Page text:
How likely is this to change in the future? Are we headed towards a point where truly major cyber-related events become systemic threats only highly likely but also outright unavoidable? Security practitioners are particularly concerned about so-called critical infrastructures; physical, virtual and organisational structures needed for the operation of a society, the prolonged unavailability of which would, in all likelihood, result in social instability and major crisis. Today, these critical infrastructures take the form of interconnected, complex, and increasingly virtual systems. Great reliance on cyber-means of control and maintenance of these infrastructures has augmented the potential for major disaster (or systemic risk) by vastly increasing the possibility of local micro incidents mutating into systemic macro consequences. Two types of system effects are particularly feared: surprise effects that unexpectedly arise out of the negative and positive feedback loops produced through interaction between agents in the system – and cascade effects that produce a chain of events that cross geography, time, and various types of systems.
… as a “narrated catastrophe”
Given this existing scenario, what, then, is the likelihood of a systemic macro-level disaster involving (critical) infrastructures caused by, or at least substantially, involving the cyber domain?
There is no straight answer to this question and there will never be one.
The first problem is that there is no reliable data for loss or damage estimation within our current cyber pattern of cyber usage and it is very unlikely that there will ever be satisfactory solutions to this data problem. Attempts to collect it have failed due to insurmountable difficulties in establishing what to measure and how to measure it and what to do about incidents that are discovered very late, or not at all. Not surprisingly, therefore, existing publications are very vague about the actual level of risk. There is an excessive use of words like "could", "would", and "maybe" when describing cyber incidents, and musings of “what could have happened if” while discussing anecdotal evidence.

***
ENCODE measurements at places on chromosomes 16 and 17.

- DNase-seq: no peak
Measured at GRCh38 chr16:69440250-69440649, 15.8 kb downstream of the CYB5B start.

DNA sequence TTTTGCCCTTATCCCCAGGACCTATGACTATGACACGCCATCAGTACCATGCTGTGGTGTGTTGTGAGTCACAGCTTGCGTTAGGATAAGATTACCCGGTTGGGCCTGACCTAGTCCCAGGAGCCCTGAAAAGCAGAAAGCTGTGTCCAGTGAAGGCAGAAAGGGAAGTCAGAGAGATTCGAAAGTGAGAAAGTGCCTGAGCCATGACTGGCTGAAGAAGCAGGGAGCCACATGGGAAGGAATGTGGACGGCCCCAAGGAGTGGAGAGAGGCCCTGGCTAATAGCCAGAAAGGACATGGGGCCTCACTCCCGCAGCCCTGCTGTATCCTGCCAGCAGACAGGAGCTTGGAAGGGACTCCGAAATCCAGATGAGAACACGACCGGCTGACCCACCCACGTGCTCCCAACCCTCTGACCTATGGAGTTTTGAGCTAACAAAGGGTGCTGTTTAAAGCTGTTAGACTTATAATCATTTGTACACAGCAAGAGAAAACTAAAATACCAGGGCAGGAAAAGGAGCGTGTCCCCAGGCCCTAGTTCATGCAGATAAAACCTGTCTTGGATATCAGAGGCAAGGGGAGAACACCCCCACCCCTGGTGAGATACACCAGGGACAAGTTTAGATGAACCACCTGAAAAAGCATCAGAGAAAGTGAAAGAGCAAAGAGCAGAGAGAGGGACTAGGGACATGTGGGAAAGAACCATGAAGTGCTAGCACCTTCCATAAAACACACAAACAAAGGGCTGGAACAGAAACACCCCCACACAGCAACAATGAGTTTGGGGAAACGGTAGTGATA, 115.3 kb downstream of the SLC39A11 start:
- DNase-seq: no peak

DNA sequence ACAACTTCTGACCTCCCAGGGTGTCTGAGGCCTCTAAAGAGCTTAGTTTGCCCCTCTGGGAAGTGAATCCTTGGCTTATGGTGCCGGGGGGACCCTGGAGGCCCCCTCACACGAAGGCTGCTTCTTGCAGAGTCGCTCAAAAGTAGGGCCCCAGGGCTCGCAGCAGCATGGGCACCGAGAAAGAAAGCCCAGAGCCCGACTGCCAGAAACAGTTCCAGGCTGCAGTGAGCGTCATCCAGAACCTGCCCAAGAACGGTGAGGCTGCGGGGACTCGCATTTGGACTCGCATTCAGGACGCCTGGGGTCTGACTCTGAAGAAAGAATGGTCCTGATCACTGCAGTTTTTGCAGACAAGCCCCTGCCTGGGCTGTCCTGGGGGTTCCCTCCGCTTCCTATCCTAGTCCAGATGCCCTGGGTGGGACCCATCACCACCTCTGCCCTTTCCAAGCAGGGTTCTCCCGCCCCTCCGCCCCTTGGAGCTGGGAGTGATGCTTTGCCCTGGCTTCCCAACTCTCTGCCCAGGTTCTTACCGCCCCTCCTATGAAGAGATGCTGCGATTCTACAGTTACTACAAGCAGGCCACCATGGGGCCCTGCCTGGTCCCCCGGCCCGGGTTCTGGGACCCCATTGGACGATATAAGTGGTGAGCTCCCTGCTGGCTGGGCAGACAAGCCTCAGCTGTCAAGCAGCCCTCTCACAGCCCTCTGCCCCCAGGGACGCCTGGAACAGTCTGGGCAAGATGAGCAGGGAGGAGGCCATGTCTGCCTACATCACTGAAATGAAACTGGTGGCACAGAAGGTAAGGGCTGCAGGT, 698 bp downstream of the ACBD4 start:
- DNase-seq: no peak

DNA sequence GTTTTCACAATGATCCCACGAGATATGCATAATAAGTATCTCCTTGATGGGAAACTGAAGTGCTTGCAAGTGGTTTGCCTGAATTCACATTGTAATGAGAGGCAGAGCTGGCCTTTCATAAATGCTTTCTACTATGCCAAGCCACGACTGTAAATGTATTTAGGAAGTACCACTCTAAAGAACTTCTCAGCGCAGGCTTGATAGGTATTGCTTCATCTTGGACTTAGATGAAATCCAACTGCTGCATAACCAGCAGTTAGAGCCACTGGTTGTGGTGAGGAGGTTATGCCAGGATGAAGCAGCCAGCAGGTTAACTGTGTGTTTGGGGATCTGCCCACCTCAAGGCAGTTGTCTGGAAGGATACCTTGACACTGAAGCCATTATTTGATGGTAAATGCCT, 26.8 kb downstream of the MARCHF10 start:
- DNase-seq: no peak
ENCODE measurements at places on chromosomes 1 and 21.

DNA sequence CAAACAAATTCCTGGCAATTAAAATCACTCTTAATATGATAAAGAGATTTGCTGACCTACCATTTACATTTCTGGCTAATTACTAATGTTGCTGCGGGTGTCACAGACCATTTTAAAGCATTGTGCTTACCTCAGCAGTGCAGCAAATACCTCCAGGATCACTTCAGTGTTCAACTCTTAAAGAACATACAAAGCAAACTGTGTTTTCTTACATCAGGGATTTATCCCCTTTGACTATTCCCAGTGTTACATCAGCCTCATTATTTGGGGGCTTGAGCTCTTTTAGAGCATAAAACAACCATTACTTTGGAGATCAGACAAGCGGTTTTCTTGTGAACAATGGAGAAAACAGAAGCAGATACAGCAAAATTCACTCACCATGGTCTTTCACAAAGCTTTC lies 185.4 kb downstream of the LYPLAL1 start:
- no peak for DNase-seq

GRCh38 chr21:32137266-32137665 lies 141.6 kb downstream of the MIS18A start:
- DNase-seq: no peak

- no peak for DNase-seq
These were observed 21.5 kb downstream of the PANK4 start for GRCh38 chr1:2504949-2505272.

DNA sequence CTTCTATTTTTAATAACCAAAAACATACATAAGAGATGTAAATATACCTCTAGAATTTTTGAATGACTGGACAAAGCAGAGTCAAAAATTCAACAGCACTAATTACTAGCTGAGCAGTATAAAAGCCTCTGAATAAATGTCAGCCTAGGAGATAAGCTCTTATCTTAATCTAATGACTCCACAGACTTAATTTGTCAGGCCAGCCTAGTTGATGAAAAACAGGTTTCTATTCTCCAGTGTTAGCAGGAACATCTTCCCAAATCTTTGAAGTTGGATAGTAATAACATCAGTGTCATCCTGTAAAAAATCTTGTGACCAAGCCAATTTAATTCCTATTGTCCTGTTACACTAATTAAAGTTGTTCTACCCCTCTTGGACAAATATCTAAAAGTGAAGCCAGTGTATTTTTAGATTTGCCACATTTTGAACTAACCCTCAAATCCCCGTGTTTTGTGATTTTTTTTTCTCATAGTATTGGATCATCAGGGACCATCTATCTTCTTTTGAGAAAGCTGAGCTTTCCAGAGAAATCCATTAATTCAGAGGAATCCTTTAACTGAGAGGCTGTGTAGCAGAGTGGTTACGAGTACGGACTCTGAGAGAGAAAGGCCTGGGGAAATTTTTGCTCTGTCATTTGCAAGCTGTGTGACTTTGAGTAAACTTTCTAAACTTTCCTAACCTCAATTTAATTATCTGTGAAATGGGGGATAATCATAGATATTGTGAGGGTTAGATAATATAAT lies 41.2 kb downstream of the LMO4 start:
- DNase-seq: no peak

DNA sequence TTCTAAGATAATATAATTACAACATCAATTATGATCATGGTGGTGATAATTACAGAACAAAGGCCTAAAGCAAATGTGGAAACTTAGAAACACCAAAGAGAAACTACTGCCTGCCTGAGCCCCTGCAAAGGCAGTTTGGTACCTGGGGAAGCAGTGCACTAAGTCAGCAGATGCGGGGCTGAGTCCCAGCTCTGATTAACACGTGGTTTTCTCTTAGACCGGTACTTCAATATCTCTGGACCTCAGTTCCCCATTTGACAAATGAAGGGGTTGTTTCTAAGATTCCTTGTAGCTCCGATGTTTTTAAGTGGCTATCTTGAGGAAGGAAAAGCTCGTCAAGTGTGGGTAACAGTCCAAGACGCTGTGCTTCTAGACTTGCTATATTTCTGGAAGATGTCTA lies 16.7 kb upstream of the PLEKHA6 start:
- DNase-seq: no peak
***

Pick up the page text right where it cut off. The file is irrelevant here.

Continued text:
On top of that, existing threat assessment information is biased in more than one sense. First, as combating cyber threats has become a highly politicised issue, governmental statements about the level of threat must also be seen in the context of different bureaucratic entities that compete against each other for resources and influence. This is usually done by stating an urgent need for action (which they should take) and describing the overall threat as big and rising. As a result of this, the debate is characterised by rhetorical dramatisation and alarmist warnings. This is fuelled and sustained by the mass media, which repeatedly features sensationalist headlines on the topic. Second, the main sources for the current threat assessments are reports provided by the exact-same industry that has emerged to grapple with the threat. Third, psychological research has shown that risk perception is highly dependent on intuition and emotions. Cyber risks, especially in their more extreme form, fit the risk profile of so-called “dread risks”, which appear uncontrollable, catastrophic, fatal, unknown and basically uncontrollable. There is a propensity to be disproportionally afraid of these risks given their low probability, which translates into pressure for regulatory action of all sorts and willingness to bear high costs of uncertain benefit.